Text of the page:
The couple hopes same-sex marriage will regain its legal footing before they tie the knot, but they won’t wait indefinitely. Vangsness says, “2013 is our cutoff. Regardless whether it’s legal or not by then, fuck it, we’re doing it.”
Don’t expect her or Goldstein to start popping out babies, though. A former substitute teacher who once spent 15 hours a day working in a group home, Vangsness says she’s has had her share of children. “I kind of already felt like I was raising children and it makes you very aware of the state of how many kids there are that are unwanted,” she says. “And it makes you very aware of the fact that people should take parenting classes before they’re even allowed to put anything in their uterus. I’m not one of those people that would [have a baby] because I might regret [not doing it] later. Because I feel like I could be 60 and decide to adopt a 13-year-old. I would be delighted to do that.”
Her signature frankness came up last year when Criminal Minds replaced the other two female cast members with a younger actress, and Vangsness wasn’t quiet about her shock and disappointment. She told reporters that the departure of Paget Brewster , now 42, and A.J. Cook, now 33, was unjust. No matter how much the cast felt like a family, at the end of the day, someone else controlled their fate.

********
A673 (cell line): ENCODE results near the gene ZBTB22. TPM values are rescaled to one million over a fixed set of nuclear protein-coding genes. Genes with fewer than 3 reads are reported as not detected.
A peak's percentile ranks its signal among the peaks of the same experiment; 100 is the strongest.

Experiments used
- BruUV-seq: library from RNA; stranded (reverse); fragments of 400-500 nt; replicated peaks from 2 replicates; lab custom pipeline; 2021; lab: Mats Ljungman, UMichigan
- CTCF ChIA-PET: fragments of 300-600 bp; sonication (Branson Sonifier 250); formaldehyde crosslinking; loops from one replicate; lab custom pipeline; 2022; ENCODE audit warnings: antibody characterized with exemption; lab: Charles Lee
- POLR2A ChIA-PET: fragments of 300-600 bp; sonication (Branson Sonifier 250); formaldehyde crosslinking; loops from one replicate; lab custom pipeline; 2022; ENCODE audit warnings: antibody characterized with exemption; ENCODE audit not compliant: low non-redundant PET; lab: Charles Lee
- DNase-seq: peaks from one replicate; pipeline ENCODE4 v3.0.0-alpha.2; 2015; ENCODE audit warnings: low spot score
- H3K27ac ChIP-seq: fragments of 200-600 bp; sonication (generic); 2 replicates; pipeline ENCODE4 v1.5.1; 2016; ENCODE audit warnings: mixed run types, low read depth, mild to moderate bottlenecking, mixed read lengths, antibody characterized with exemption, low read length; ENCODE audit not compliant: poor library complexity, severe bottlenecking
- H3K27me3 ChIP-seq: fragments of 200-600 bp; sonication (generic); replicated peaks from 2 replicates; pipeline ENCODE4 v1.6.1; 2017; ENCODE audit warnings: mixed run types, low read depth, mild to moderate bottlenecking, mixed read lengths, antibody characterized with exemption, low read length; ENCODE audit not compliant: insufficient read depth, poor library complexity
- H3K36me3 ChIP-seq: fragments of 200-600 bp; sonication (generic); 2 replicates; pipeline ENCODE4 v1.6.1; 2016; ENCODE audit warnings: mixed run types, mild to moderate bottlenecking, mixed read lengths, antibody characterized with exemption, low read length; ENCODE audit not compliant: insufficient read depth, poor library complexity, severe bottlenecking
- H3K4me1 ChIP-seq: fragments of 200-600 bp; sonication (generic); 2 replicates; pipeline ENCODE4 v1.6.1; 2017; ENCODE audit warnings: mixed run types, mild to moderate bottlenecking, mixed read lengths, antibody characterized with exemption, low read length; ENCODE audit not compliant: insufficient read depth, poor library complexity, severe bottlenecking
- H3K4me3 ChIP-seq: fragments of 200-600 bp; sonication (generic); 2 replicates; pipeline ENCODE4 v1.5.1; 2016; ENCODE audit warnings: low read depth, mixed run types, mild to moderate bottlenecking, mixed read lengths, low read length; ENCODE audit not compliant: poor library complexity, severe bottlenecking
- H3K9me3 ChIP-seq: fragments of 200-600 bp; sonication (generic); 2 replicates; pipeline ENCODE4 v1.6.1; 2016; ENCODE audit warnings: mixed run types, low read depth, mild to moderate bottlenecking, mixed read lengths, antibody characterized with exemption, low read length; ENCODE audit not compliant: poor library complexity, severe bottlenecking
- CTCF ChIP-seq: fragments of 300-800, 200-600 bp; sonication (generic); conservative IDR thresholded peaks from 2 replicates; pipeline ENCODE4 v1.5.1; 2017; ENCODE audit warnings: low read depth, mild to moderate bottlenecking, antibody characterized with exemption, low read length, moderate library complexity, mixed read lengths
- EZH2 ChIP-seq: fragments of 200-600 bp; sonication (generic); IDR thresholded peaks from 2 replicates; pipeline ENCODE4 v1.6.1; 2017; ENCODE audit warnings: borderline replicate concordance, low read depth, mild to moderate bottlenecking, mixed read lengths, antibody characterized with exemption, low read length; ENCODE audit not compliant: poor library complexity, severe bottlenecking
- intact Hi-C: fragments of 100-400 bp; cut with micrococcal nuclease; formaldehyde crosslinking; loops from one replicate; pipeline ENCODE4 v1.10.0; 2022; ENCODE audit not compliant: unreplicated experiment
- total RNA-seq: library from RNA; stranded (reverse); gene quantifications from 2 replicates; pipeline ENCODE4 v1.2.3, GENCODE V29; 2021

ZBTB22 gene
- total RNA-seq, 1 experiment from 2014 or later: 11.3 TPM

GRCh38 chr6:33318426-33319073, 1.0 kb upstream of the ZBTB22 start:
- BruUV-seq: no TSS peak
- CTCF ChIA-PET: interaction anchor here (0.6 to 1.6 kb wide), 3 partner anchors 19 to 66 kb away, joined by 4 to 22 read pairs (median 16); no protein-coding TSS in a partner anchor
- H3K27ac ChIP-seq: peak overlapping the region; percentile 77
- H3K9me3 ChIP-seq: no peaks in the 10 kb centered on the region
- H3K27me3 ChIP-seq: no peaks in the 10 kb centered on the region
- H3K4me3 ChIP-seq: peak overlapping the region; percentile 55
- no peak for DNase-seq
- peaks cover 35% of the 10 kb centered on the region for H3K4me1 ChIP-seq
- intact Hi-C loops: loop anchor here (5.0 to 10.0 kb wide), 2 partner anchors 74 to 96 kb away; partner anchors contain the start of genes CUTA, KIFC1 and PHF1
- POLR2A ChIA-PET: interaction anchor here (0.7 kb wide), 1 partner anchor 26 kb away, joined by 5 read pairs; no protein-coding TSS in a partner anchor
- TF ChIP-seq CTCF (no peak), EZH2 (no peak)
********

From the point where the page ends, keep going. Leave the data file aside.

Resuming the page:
“You’re a squatter in a house and it’s a very glamorous house and you’re a very glamorous squatter,” Vangsness says. “But you don’t have a say in what they decide to do. You don’t have any control.”
She didn’t let the fear of losing her own job prevent her from signing a petition to bring back Brewster and Cook. In fact, she even got Jane Lynch and Helen Mirren on board as well.
“Simon Mirren — who’s one of our writers on the show — called and he was like, ‘You’ve got to call my aunt Helen. She loves you,’” says Vangsness. “And I was terrified. She came to see me when I did Fat Pig… I just saw this woman standing outside my dressing room and I was like, That woman’s really glorious-looking. We start talking, she’s asking about the fat suit that I’m wearing, and I’m explaining it to her and I look up and I’m like, Oh, sweet Jesus!”